Thursday, June 12, 2008

Cardinal Tauron says "all religions are equal."

In a June 10th interview with, available in its entirety here, Cardinal Jean-Louis Tauron, President of the Pontifical Council for Interreligious Dialogue, made the following statements regarding some new guidelines coming out from the Vatican on how interreligious dialogue is to be conducted [my comments and emphases]:

Q: Will there be a special emphasis on Islam in these guidelines?

No, it has to have regard for all religions. What was interesting about our discussions was that we did not concentrate on Islam because in a way we are being held hostage by Islam a little bit [Very interesting point. For too many, interreligious dialogue simply means watching what we say so the Muslims don't get offended]. Islam is very important but there are also other great Asiatic religious traditions. Islam is one religion.

Q. There was a sense that Islam mustn't monopolize the proceedings?

Yes, the people are obsessed by Islam. For example I'm going to India next month and I want to give this message that all religions are equal [That's funny, because St. Paul used to visit places with the intention of converting people to the true faith, not telling them that all religions are equal. Remember, this guy is the head of the Interreligious Dialogue movement in the hierarchy]. Sometimes there are priorities because of particular situations, but we mustn't get the impression there are first class religions and second class religions [So Christianity is not a first class religion compared with totemism? They are equal? Perhaps, giving the benefit of the doubt, he only means to say that in interreligious dialogue, all religions must take equal precedence, but even then it would be untrue. Our dialogue with Islam is certainly more important than our dialogue with Jainism or the Moonies].

Q. What were the main achievements from the meeting, in your view?

First of all, we stated the point that there are so many things we have in common with other believers [Is that really an "achievement?"], for example that we all believe in one God, that we profess the same sacredness of life [uhh..better define what we and the Muslims mean by that phrase], the necessity of fraternity, the experience of prayer [regardless of who the prayer is directed towards!?]. Because it's very important to stress that interreligious dialogue is not a sociological analysis or a political strategy; it's a religious activity and the language of the religion is prayer so we have always to stress this point. Also we stressed the formation of youth because we realize that in the society in which we live, in multi-ethnical, multicultural societies, the young generation are perhaps lost. So we have to give them points of reference and religions are obviously very important in that [just "religions are very important" with no reference to which one? If this does not give the idea that one religion is just as good as another, I don't know what does]. So as the Pope said in his speech, there is this necessity of formation for priests, seminarians and also ordinary people... This is something new, and it is a consequence of the world in which we live [i.e., we are conforming to the times].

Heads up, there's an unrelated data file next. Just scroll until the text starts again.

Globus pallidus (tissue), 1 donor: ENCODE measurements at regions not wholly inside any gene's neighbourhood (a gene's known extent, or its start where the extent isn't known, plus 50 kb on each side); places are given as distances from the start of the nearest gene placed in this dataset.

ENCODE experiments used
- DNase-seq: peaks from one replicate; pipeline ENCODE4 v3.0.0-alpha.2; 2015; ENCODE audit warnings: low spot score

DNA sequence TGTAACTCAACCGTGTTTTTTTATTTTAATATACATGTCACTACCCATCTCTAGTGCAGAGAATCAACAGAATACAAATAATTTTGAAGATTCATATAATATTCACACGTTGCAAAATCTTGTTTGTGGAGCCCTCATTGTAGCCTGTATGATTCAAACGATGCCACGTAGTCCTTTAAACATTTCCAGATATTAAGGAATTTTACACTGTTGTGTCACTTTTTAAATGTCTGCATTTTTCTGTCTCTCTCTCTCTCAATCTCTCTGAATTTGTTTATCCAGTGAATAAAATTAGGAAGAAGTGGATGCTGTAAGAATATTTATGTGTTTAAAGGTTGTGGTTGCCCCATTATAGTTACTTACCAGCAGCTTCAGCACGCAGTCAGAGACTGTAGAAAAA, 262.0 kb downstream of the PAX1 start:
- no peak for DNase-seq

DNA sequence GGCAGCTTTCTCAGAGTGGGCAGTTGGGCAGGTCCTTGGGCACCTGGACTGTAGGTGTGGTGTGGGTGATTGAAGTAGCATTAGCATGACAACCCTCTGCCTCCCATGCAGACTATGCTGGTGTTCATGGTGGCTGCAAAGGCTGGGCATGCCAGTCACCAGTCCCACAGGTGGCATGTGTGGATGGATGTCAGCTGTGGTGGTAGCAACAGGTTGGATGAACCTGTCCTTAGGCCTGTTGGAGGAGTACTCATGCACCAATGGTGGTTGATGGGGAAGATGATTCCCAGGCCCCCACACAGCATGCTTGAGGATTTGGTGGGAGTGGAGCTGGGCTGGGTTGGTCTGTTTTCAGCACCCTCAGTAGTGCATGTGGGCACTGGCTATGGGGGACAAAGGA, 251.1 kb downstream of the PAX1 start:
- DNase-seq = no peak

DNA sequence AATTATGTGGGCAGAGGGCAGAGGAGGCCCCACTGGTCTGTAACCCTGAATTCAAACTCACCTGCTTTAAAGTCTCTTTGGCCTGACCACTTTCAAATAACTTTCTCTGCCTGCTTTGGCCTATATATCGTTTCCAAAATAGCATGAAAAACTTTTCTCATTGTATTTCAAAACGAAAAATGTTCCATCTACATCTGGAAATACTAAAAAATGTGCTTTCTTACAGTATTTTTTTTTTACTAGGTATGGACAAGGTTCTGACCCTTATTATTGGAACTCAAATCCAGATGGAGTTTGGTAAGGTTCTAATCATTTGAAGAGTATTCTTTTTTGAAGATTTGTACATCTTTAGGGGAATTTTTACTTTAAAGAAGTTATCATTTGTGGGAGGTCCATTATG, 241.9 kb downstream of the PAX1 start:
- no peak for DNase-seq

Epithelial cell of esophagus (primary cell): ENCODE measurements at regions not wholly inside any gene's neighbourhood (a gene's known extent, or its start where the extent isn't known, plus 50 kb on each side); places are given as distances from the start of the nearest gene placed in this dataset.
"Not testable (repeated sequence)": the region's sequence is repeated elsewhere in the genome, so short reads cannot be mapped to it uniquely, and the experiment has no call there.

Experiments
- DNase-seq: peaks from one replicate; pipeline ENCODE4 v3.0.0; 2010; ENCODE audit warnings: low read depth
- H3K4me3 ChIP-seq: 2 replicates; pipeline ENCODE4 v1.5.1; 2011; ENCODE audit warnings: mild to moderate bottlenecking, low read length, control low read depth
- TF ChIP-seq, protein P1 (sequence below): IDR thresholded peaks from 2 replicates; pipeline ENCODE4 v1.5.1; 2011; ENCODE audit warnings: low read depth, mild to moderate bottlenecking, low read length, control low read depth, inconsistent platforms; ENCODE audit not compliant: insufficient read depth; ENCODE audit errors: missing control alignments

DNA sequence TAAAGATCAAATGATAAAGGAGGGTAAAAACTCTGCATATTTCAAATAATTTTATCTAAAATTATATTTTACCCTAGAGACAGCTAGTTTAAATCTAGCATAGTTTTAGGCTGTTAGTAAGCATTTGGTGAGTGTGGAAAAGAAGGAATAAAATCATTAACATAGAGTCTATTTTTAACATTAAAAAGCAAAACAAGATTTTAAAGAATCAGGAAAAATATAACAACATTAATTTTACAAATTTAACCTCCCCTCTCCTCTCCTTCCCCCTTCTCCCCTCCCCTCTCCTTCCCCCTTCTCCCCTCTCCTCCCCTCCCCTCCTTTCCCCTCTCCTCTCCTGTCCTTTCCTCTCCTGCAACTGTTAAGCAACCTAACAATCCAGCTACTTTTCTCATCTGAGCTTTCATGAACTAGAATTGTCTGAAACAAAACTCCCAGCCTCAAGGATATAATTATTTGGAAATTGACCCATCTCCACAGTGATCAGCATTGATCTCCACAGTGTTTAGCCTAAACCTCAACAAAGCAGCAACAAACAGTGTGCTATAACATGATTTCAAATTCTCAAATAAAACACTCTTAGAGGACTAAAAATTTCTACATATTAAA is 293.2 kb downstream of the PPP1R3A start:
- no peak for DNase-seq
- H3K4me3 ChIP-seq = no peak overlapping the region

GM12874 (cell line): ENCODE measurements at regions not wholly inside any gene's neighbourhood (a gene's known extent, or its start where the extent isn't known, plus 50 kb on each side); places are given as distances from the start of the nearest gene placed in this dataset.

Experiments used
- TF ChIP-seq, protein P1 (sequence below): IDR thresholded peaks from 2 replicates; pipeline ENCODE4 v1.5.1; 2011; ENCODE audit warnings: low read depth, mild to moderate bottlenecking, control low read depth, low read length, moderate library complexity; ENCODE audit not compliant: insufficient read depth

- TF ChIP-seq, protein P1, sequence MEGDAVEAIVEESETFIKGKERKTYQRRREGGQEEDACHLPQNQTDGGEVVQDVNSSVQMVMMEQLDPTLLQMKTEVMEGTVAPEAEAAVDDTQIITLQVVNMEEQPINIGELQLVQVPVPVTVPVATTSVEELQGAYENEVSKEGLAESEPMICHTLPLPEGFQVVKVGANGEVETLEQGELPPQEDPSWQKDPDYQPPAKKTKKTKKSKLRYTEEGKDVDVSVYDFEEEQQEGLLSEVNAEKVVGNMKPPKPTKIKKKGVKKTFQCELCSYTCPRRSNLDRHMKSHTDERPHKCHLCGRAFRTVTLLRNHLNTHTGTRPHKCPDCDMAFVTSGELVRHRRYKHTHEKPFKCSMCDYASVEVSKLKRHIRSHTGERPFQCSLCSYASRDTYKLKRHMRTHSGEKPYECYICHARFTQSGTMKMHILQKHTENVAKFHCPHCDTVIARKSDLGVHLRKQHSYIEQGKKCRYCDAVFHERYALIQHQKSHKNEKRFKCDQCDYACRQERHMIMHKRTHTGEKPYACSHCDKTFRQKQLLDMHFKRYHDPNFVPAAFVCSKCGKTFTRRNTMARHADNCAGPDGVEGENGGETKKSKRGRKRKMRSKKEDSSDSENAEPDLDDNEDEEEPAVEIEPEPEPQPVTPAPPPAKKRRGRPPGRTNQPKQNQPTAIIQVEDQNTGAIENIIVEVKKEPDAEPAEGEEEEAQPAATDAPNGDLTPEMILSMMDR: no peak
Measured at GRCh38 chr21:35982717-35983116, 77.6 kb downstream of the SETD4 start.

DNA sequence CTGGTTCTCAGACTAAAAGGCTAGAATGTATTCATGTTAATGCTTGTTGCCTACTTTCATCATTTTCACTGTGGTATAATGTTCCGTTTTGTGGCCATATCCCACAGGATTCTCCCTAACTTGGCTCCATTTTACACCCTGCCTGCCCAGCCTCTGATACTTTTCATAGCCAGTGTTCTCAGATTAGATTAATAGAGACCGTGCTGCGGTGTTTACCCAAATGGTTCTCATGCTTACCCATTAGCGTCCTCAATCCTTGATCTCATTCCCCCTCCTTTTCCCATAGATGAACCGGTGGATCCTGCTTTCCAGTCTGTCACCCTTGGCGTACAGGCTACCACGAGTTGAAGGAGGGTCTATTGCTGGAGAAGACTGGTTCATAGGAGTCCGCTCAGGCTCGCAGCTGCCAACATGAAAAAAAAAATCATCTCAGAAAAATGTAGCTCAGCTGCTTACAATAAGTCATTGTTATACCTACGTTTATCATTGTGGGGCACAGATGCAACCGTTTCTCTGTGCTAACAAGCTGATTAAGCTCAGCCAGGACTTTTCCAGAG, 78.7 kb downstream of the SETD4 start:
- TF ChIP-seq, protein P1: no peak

Q. Issues such as identity, proselytism, and reciprocity were also raised. Is this the first time reciprocity was given such prominence?

Not really. What is good for me is good for the other, so if it's possible for Muslims to have a mosque in the West, we should have the same in Muslim countries. This is not the case in many countries. There are countries - for example, I was in Doha a week ago, and I celebrated Mass in this new church there that was consecrated a month ago. It is a very impressive building [look at the pictures of this "impressive" Church below. I won't say it's ugly, but it is kind of weird] . Now we're going to have a school there run by nuns. So this is an example of very good interreligious dialogue with very concrete effects. In Saudi Arabia, it is not the case yet.

Q. Some say that Muslim leaders want a different kind of dialogue to the one the Pope wants. They say Muslims want a dialogue where each tradition respects the other in its own sphere, whereas the Holy Father wants to go further, to reflect more deeply on freedom to seek God, and to allow conversions to Christianity if it comes to that. What do you say to this perspective?

The purpose of interreligious dialogue is to know the other better in order to understand the content of his faith, and of course the Holy Father is insisting on freedom of religion, freedom to have a religion and not to have one, and the freedom to change religion. This is something also stated in international law, and of course for the Muslims, it's not the same [This is why Traditional Catholics despise this form of interreligious dialogue: it does not even state that trying to bring people to Christ is even an implicit goal. They kind of say, "Well hey, if people want to convert, that's their business and we'll take em, but we're not looking for converts"].


Anonymous said...

Well for me its better to be more realistic.

Anonymous said...

Well for me, this type of ecumenism is the worst evil in the world, because by watering down the Catholic Faith, it prevents, or at least obscures, those looking for truth from finding the Truth, which is the Catholic Faith. Besides, it fuels the "dictatorship of relativism" through this exaltation of the other false faiths.

Do men light a candle and put it under a bushel? Unfortunately, ecumenism is the bushel...

Mary, Mother of God, pray for us!